So what makes me believe this? First and foremost there is the fact that the existence of god cannot be proven, and that there is no scientific evidence, what so ever, that indicates that any supernatural being or force has made even the slightest alteration to our universe in the history of its existence. And if anyone by any chance would feel inclined to object to this assertion, please do us both a favour and make sure you understand the concept of the scientific method
first. That said, if you indeed can
prove the existence of god, I'd be absolutely thrilled to hear about it. For I strive to know truth, not to reassure myself that I'm right.
Now that bit about scientific proof just convinces me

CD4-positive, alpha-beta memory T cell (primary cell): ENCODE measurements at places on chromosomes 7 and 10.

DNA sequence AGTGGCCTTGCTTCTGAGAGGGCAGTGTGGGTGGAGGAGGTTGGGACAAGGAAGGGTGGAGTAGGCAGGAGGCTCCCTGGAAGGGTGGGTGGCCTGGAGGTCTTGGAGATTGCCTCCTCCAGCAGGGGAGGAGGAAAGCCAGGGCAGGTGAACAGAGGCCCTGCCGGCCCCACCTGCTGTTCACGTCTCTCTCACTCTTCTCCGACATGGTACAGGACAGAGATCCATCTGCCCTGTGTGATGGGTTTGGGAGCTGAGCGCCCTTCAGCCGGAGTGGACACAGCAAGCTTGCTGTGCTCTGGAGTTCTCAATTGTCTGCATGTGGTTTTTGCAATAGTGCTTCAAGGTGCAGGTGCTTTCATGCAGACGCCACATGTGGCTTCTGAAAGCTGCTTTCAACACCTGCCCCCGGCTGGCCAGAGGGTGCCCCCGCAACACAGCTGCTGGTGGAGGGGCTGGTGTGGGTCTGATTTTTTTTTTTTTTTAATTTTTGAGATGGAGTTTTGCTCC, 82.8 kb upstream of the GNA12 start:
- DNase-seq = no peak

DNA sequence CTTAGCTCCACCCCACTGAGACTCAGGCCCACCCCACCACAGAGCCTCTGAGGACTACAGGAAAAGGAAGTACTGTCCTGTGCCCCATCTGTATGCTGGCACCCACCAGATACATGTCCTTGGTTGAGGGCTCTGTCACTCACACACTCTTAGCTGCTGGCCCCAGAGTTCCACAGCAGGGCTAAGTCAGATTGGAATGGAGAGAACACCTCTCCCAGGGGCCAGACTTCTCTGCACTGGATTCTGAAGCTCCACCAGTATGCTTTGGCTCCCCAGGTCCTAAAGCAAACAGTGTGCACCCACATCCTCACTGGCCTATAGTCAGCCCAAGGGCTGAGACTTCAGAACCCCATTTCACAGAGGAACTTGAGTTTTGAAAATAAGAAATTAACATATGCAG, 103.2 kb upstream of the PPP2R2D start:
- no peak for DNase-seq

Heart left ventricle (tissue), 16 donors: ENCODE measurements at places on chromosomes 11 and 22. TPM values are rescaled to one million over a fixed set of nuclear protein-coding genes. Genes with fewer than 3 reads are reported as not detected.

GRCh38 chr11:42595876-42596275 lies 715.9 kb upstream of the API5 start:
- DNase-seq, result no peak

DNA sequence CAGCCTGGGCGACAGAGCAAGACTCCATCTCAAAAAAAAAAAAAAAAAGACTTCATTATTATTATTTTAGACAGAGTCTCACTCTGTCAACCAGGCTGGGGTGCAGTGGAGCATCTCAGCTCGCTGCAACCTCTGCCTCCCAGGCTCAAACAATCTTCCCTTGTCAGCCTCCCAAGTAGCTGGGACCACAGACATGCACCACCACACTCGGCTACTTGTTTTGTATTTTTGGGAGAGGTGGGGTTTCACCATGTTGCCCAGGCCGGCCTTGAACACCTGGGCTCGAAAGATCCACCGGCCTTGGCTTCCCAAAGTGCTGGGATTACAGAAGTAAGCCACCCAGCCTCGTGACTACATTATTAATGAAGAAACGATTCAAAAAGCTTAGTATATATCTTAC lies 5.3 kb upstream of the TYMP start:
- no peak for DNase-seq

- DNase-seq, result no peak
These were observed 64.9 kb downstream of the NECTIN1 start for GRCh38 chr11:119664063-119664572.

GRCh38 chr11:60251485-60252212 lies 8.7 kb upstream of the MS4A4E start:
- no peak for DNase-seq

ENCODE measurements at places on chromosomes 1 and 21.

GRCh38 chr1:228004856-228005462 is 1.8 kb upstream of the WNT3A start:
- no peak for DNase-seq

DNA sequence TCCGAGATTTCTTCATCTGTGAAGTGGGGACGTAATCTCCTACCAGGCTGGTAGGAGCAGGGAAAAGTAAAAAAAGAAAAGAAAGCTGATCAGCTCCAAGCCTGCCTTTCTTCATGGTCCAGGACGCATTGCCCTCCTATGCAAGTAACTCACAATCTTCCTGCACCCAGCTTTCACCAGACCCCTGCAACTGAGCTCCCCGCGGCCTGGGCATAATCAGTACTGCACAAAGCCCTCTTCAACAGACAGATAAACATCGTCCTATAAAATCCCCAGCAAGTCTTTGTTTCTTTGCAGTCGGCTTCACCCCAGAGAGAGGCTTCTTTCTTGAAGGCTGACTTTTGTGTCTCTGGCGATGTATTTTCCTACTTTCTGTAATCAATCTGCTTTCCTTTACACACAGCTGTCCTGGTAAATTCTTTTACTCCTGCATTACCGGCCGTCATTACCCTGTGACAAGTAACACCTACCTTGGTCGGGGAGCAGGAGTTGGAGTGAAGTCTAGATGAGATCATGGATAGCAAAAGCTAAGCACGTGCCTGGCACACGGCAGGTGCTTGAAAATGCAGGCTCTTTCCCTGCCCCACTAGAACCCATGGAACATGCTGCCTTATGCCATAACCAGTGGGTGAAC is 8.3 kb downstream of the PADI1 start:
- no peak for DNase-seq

that there is no god, so what about the rest of the world? Why am I so confident people will start to loosen their attachment to the concept of faith? For one thing, I believe truth will prevail, and the non-existence of god is, by all definitions of the word, truth. And secondly, and here comes my main thesis in this little article, is that throughout the history of civilisation mankind has become increasingly skeptical concerning religion (albeit at an agonizingly slow pace). With the modern means of communication (not just the web; I'm also thinking of things like satellite television) ideas spread faster than ever. With this follows that erroneous theories and scams get debunked faster than ever, too. This is the category religion falls into. If you were in an isolated village under a certain religion with little means of communicating with the outside world, you may never get your beliefs tested or questioned. Now compare that with our online lives of today; draw it out as a graph and you see where the future inevitably puts us.